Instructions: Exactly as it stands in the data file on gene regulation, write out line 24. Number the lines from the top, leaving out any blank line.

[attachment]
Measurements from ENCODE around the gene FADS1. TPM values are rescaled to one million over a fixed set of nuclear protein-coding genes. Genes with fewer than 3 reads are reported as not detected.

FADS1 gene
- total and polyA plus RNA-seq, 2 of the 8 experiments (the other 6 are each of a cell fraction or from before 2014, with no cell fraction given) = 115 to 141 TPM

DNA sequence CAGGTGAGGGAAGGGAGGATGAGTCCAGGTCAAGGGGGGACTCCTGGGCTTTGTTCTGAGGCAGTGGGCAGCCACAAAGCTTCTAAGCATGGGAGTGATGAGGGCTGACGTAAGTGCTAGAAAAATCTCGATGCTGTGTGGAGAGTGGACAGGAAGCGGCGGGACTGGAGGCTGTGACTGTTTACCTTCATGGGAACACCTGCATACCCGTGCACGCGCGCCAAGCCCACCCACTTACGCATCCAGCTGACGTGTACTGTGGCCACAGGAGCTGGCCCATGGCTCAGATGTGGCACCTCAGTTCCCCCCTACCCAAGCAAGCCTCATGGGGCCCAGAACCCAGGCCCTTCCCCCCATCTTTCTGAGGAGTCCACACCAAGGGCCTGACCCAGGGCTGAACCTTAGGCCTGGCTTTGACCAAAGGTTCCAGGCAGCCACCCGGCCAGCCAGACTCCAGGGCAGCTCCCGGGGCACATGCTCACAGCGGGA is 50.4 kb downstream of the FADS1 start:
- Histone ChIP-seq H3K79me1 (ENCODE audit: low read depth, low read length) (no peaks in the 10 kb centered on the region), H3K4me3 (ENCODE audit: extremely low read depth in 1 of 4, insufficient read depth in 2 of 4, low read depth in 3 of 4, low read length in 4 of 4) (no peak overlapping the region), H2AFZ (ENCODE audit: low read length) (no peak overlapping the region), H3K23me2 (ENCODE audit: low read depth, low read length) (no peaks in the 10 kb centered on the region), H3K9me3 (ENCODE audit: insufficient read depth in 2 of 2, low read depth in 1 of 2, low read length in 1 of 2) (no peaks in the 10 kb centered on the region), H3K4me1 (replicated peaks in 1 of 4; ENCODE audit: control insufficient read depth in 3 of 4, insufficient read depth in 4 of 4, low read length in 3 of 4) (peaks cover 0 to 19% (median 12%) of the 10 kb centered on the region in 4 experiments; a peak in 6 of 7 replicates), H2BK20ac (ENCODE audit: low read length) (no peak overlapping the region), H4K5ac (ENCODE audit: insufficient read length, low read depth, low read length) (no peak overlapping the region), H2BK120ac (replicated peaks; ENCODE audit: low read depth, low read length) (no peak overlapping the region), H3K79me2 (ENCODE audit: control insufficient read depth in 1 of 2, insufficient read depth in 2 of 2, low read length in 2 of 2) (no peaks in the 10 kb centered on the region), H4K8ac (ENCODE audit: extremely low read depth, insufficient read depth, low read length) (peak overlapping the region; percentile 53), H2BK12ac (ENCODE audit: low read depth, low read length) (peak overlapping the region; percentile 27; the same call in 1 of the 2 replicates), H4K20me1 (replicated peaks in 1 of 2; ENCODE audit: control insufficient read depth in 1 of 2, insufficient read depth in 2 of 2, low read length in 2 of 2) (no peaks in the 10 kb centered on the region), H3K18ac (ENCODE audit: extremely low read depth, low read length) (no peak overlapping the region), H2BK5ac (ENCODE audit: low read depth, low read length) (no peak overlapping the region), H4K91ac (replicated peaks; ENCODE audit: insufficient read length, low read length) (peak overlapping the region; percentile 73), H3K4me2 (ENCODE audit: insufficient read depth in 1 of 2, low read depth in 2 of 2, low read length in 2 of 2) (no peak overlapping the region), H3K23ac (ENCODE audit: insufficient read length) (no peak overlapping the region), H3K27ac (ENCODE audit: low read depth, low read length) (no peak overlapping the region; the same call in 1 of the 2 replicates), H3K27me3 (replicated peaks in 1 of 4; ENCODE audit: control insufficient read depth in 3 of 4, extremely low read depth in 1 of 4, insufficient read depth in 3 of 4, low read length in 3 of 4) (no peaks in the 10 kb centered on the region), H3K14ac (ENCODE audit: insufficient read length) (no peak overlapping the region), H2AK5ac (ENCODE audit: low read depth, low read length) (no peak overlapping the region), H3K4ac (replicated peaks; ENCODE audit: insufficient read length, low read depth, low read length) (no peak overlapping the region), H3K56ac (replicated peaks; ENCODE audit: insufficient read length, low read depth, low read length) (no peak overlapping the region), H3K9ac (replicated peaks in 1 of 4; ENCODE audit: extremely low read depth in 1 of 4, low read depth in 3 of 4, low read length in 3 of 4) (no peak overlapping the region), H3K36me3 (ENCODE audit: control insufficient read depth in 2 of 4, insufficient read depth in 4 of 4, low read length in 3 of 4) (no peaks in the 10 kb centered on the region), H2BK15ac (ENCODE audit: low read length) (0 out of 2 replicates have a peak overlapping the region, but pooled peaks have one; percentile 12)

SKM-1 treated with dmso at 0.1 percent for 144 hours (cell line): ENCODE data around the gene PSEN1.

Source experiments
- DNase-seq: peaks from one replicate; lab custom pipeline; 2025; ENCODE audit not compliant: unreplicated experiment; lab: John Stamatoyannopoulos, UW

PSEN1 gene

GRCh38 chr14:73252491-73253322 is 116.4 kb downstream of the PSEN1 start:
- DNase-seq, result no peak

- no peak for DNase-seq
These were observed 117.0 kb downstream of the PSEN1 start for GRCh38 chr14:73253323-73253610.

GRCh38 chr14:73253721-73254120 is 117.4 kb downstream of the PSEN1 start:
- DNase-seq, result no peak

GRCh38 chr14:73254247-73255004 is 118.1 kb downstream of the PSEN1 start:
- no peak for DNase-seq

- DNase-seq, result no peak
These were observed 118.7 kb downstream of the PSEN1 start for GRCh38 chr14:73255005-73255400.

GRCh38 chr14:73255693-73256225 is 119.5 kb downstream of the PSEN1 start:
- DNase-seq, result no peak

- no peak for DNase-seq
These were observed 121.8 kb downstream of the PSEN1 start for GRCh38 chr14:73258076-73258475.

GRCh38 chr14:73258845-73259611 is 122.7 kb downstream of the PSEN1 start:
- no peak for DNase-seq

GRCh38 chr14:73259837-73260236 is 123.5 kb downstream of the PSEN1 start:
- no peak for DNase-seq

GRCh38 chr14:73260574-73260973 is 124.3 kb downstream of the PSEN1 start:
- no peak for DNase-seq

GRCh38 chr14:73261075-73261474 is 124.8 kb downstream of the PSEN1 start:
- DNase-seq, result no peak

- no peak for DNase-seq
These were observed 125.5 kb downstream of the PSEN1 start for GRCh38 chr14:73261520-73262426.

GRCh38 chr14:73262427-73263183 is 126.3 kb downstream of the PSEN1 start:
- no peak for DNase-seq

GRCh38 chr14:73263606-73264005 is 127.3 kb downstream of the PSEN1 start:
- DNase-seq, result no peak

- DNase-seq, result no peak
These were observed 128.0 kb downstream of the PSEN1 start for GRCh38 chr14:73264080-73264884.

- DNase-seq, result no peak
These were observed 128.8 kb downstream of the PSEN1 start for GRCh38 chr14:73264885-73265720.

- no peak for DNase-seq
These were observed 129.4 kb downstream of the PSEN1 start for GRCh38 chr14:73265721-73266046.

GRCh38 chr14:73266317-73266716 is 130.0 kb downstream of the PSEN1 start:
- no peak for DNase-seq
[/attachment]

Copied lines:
GRCh38 chr14:73258845-73259611 is 122.7 kb downstream of the PSEN1 start: